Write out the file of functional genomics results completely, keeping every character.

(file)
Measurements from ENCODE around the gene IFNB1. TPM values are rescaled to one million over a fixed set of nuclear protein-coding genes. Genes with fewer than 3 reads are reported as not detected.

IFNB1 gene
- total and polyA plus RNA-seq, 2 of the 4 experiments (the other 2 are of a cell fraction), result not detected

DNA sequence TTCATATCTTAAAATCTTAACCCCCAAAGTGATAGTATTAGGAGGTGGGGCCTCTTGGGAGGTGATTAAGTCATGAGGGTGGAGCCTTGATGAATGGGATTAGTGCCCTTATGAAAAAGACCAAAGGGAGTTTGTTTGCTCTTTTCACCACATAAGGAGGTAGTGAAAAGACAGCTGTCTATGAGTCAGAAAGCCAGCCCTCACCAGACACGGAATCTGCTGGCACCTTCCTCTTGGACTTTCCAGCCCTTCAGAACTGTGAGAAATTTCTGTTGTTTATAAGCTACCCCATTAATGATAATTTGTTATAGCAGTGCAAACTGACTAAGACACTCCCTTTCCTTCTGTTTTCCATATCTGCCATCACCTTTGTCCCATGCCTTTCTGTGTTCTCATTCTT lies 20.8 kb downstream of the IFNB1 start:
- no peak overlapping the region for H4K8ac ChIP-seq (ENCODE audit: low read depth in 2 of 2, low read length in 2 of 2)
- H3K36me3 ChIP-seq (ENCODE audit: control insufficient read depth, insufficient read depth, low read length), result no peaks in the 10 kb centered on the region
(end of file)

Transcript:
Measurements from ENCODE around the gene IFNB1. TPM values are rescaled to one million over a fixed set of nuclear protein-coding genes. Genes with fewer than 3 reads are reported as not detected.

IFNB1 gene
- total and polyA plus RNA-seq, 2 of the 4 experiments (the other 2 are of a cell fraction), result not detected

DNA sequence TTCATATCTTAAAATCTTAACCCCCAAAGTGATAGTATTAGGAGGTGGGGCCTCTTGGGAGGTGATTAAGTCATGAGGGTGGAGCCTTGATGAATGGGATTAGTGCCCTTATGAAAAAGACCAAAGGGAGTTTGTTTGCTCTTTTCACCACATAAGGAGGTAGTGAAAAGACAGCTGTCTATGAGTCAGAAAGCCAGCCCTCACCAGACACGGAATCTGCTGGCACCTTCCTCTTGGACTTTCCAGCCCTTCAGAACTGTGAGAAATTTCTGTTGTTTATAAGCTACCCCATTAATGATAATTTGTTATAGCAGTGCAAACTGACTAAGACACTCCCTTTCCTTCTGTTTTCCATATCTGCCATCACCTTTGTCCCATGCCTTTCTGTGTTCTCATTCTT lies 20.8 kb downstream of the IFNB1 start:
- no peak overlapping the region for H4K8ac ChIP-seq (ENCODE audit: low read depth in 2 of 2, low read length in 2 of 2)
- H3K36me3 ChIP-seq (ENCODE audit: control insufficient read depth, insufficient read depth, low read length), result no peaks in the 10 kb centered on the region